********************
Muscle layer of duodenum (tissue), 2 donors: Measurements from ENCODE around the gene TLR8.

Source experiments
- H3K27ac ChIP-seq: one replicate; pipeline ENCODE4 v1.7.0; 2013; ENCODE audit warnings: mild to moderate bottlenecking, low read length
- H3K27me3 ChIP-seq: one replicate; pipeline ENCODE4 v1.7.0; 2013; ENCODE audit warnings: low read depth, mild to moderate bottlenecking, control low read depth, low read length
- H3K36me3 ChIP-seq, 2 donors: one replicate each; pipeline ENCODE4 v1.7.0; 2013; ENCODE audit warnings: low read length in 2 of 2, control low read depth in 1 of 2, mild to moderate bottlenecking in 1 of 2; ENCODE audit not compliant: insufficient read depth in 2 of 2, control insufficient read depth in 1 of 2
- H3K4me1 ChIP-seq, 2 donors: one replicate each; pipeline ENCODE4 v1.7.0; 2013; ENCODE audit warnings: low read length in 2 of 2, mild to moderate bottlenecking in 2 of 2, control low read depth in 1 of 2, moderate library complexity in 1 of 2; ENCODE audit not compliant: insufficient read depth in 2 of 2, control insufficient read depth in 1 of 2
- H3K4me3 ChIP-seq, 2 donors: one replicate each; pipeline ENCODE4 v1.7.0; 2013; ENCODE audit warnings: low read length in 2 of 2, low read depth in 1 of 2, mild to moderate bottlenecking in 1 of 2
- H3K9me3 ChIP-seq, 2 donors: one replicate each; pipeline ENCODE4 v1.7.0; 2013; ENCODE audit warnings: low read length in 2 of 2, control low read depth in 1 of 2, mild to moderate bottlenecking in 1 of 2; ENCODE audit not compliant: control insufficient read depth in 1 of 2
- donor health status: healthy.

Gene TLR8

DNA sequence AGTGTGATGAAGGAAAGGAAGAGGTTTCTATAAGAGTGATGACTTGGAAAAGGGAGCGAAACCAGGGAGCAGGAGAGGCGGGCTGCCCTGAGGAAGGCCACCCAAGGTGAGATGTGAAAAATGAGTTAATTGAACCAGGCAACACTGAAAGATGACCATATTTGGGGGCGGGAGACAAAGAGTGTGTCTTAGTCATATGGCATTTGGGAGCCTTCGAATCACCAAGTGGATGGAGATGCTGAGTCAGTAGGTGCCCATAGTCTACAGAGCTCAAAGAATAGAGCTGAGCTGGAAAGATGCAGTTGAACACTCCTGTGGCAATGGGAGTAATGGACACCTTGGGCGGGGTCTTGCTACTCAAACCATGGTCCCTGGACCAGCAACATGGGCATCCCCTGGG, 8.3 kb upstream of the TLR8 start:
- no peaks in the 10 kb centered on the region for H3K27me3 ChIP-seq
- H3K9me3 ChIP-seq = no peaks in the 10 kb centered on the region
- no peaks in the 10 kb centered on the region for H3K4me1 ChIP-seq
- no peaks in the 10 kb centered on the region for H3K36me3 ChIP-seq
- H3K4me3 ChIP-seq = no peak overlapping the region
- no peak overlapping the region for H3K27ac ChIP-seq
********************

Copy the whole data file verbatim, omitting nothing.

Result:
Muscle layer of duodenum (tissue), 2 donors: Measurements from ENCODE around the gene TLR8.

Source experiments
- H3K27ac ChIP-seq: one replicate; pipeline ENCODE4 v1.7.0; 2013; ENCODE audit warnings: mild to moderate bottlenecking, low read length
- H3K27me3 ChIP-seq: one replicate; pipeline ENCODE4 v1.7.0; 2013; ENCODE audit warnings: low read depth, mild to moderate bottlenecking, control low read depth, low read length
- H3K36me3 ChIP-seq, 2 donors: one replicate each; pipeline ENCODE4 v1.7.0; 2013; ENCODE audit warnings: low read length in 2 of 2, control low read depth in 1 of 2, mild to moderate bottlenecking in 1 of 2; ENCODE audit not compliant: insufficient read depth in 2 of 2, control insufficient read depth in 1 of 2
- H3K4me1 ChIP-seq, 2 donors: one replicate each; pipeline ENCODE4 v1.7.0; 2013; ENCODE audit warnings: low read length in 2 of 2, mild to moderate bottlenecking in 2 of 2, control low read depth in 1 of 2, moderate library complexity in 1 of 2; ENCODE audit not compliant: insufficient read depth in 2 of 2, control insufficient read depth in 1 of 2
- H3K4me3 ChIP-seq, 2 donors: one replicate each; pipeline ENCODE4 v1.7.0; 2013; ENCODE audit warnings: low read length in 2 of 2, low read depth in 1 of 2, mild to moderate bottlenecking in 1 of 2
- H3K9me3 ChIP-seq, 2 donors: one replicate each; pipeline ENCODE4 v1.7.0; 2013; ENCODE audit warnings: low read length in 2 of 2, control low read depth in 1 of 2, mild to moderate bottlenecking in 1 of 2; ENCODE audit not compliant: control insufficient read depth in 1 of 2
- donor health status: healthy.

Gene TLR8

DNA sequence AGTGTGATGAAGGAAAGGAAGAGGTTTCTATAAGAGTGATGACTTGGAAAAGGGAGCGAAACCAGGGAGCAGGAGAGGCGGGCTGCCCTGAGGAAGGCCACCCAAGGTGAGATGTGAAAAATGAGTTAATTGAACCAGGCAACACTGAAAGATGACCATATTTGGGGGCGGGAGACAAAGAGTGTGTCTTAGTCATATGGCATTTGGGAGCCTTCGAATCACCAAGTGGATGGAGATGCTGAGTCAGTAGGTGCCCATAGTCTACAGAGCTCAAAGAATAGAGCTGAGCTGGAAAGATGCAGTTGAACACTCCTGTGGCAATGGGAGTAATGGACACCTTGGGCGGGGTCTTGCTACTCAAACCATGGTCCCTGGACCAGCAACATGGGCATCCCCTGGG, 8.3 kb upstream of the TLR8 start:
- no peaks in the 10 kb centered on the region for H3K27me3 ChIP-seq
- H3K9me3 ChIP-seq = no peaks in the 10 kb centered on the region
- no peaks in the 10 kb centered on the region for H3K4me1 ChIP-seq
- no peaks in the 10 kb centered on the region for H3K36me3 ChIP-seq
- H3K4me3 ChIP-seq = no peak overlapping the region
- no peak overlapping the region for H3K27ac ChIP-seq